USDA Report, China and Potential Aid Plan for Ethanol
Update for May 15th, 2020
Data released in the May USDA reports revealed a much tighter supply of old crop corn. The outlook for new crop corn ending stocks was estimated at a massive 3.318 billion bushels, a level not seen since 1987/88. Projections for new crop demand show an increase of +245 million bushels for food, seed and industrial uses.
Corn for ethanol production was increased +250 million bushels from the current reduced levels based on expectations U.S. gasoline usage will return to near normal levels.
2020-21 corn exports are expected to increase by +375 million bushels
Feed and residual are forecast to grow based on the expectation of a large crop in 2020 and lower prices.
Farm price projection is down -$0.40 from last year and is now at its lowest since 2006/07.
Chinese demand for U.S. corn is expected to be strong with an export forecast of 7.0 million tons.
May USDA soybean estimates came in higher than the trade had anticipated at 580 million bushels due in part to a reduction in exports of -100 million bushels but new crop balance sheets showed a tighter supply than the trade had expected.
New crop soybean production is projected at 4.125 billion bushels. This is an increase of +568 million from a year ago and are based on an increase in harvested acres and trend line yields.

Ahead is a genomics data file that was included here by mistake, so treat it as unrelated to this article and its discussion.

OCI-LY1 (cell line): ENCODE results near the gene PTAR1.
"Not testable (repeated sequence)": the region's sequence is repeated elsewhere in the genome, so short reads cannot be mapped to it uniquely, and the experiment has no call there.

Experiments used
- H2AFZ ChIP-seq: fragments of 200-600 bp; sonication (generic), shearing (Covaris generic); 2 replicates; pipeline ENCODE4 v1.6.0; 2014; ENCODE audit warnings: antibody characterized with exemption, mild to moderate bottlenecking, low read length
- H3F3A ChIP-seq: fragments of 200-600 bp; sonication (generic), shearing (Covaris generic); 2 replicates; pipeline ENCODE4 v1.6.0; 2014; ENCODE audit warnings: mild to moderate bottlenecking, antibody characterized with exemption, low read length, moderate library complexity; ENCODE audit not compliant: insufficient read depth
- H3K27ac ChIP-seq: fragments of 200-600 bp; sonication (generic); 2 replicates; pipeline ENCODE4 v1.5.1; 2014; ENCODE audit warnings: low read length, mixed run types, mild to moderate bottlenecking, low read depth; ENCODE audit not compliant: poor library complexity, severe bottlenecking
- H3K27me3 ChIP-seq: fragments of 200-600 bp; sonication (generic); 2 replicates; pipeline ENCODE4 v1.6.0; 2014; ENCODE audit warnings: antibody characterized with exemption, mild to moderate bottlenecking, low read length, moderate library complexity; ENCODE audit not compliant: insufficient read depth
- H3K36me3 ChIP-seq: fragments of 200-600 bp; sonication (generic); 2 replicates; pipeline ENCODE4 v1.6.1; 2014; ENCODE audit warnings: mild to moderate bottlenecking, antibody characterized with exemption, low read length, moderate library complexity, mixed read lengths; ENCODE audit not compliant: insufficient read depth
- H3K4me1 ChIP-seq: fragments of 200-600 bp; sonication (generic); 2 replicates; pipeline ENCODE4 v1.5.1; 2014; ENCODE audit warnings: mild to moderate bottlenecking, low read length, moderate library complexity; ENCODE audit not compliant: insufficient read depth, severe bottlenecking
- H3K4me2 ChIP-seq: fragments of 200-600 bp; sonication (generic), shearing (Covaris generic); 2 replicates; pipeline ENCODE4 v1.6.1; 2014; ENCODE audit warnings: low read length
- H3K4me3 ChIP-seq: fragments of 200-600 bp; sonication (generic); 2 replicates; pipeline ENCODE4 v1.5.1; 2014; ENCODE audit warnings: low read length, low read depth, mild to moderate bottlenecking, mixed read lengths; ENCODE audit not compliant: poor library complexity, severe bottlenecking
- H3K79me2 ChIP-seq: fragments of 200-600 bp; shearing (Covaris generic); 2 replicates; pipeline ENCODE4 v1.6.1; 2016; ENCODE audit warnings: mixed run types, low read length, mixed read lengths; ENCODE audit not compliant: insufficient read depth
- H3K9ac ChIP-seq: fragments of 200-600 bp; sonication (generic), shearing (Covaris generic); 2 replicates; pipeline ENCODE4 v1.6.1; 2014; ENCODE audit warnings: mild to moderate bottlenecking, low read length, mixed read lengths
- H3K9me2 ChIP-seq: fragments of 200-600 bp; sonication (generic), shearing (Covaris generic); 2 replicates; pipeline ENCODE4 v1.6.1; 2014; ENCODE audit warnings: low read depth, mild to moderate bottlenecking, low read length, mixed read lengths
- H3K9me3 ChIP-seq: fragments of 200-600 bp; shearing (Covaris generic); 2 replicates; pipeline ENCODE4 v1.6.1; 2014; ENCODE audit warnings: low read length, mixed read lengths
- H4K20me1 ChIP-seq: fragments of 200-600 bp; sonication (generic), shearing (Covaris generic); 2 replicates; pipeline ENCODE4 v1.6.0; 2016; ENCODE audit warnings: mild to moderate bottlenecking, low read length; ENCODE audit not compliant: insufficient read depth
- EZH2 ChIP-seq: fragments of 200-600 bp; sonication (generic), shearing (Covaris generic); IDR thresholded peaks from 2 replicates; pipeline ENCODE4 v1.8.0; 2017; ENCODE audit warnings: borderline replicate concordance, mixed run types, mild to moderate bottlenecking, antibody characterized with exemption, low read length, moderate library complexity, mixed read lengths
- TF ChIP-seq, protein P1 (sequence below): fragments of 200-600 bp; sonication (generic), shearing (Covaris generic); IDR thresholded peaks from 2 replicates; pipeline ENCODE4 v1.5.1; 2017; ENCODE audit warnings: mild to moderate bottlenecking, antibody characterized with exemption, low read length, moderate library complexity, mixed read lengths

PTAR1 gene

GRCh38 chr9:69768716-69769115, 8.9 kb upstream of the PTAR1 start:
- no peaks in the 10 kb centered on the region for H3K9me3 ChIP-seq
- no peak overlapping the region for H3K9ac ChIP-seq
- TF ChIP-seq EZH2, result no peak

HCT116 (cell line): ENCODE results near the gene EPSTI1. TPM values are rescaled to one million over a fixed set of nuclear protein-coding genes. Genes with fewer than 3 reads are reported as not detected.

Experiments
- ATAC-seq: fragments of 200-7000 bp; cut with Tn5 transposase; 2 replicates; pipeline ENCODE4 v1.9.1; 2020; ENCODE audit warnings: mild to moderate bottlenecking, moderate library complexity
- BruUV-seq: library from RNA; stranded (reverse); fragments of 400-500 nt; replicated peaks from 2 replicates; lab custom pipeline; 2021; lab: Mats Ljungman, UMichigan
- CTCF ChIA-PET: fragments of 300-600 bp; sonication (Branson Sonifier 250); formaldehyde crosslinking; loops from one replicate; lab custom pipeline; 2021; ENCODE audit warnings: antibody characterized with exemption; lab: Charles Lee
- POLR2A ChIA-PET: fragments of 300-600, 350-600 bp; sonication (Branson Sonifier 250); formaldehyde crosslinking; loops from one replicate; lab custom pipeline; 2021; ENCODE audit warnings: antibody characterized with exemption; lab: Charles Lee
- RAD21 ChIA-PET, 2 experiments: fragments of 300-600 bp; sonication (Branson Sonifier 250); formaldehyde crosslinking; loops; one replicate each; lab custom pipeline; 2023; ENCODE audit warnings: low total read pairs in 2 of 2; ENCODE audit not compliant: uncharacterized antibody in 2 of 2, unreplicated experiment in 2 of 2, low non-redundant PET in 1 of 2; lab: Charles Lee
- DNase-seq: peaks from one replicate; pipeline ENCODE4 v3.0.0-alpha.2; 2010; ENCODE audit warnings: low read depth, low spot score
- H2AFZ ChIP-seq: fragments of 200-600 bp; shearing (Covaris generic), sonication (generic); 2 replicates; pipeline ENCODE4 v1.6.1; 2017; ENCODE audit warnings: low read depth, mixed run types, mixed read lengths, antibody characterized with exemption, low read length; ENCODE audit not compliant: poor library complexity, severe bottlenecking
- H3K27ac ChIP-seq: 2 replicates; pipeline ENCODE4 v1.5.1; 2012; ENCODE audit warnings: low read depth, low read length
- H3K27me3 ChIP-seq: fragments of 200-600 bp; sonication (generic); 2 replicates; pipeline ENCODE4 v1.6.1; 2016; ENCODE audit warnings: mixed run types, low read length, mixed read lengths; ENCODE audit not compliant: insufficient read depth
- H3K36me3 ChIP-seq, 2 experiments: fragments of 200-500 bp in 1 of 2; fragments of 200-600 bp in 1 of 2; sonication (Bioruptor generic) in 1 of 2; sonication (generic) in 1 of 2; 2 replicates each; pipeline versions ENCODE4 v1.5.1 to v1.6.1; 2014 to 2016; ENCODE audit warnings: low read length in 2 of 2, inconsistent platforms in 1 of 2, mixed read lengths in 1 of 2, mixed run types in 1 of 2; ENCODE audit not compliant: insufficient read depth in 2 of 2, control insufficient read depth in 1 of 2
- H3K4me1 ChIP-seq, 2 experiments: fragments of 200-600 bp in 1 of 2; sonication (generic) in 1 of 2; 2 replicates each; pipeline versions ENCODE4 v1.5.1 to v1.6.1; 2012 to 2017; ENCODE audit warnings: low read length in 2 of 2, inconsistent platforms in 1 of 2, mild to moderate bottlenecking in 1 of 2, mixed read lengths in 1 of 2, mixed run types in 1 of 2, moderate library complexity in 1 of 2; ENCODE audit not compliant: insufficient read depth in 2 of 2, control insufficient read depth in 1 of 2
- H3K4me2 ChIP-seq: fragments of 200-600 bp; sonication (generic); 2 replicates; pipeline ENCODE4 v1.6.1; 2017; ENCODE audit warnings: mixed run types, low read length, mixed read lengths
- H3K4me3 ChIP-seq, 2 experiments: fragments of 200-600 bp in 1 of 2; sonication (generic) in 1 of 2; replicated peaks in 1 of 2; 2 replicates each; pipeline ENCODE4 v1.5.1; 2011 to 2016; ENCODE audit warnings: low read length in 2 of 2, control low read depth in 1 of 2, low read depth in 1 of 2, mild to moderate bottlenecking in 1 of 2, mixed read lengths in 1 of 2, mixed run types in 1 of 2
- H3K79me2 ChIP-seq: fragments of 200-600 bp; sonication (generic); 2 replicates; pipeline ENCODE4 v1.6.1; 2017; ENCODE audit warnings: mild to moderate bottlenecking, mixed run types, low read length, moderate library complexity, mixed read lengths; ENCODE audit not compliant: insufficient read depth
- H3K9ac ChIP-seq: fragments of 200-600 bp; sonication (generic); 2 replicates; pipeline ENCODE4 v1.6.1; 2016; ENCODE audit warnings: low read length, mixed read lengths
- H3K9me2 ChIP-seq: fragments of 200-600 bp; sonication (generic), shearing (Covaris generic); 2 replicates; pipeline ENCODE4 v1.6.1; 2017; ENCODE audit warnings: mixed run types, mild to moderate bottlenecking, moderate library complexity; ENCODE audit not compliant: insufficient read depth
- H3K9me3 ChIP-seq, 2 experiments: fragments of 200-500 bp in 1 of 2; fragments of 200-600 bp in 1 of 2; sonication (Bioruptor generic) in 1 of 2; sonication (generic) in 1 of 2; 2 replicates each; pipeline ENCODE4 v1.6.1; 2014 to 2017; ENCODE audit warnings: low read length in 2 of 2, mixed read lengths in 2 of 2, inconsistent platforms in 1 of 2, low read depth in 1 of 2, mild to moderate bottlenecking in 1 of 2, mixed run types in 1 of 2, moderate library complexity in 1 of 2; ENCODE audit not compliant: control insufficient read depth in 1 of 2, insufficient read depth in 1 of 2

Exports are expected to increase by +375 million bushels due in part to the Phase 1 trade agreement.
The season average farm price is -$0.30 lower than last year at $8.20 per bushel.
The weekly Crop Progress report shows that both corn and soybean planting is running ahead of normal. Freezing temperatures across a large section of the northern Corn Belt caused some concern but damage was limited due to the fact that most of the soybean crop has not emerged and the growing points for the corn were still underground. U.S. corn planting is now 67% complete, a 16% increase from a week ago. Soybean planting has progressed by 15% from last week to 38% completed.
IEG Vantage (aka Informa) has estimated corn acres at just over 94 million, this is well below the current USDA estimate but still a very reasonable guess. If the IEG estimate is accurate, the reduction in acres alone would trim -450 to -500 million bushels dependent upon what figure is used for “trend-line” yield and the final harvested acres. Still not enough to lower ending stock numbers below 3.0 billion bushels which is not conducive to higher prices. Commodity markets right now are mostly being driven by 2 things- the weather and what’s happening in Washington. Everyone is questioning what the Chinese plan to do and when, and will they end up purchasing more U.S. corn than the skeptics expect. One possible weather concern that has not yet caught the attention of the trade is the increasing amount of key growing areas that are experiencing some level of drought conditions. A drought map was released yesterday and is shown below. The smaller maps at the bottom give a comparison of drought conditions from May, 2019 and current levels now in May, 2020.
Everyone is waiting for details on the new aid package for agriculture, known as CFAP or Coronavirus Food Assistance Program. The department is not able to provide the details of the program yet because the rule which was sent to the White House Office of Budget and Management on May 5th, has not been approved and is still pending review. Because of this there still is no actual sign up date for the program but FSA offices received notification that their training for enrollment will begin next week.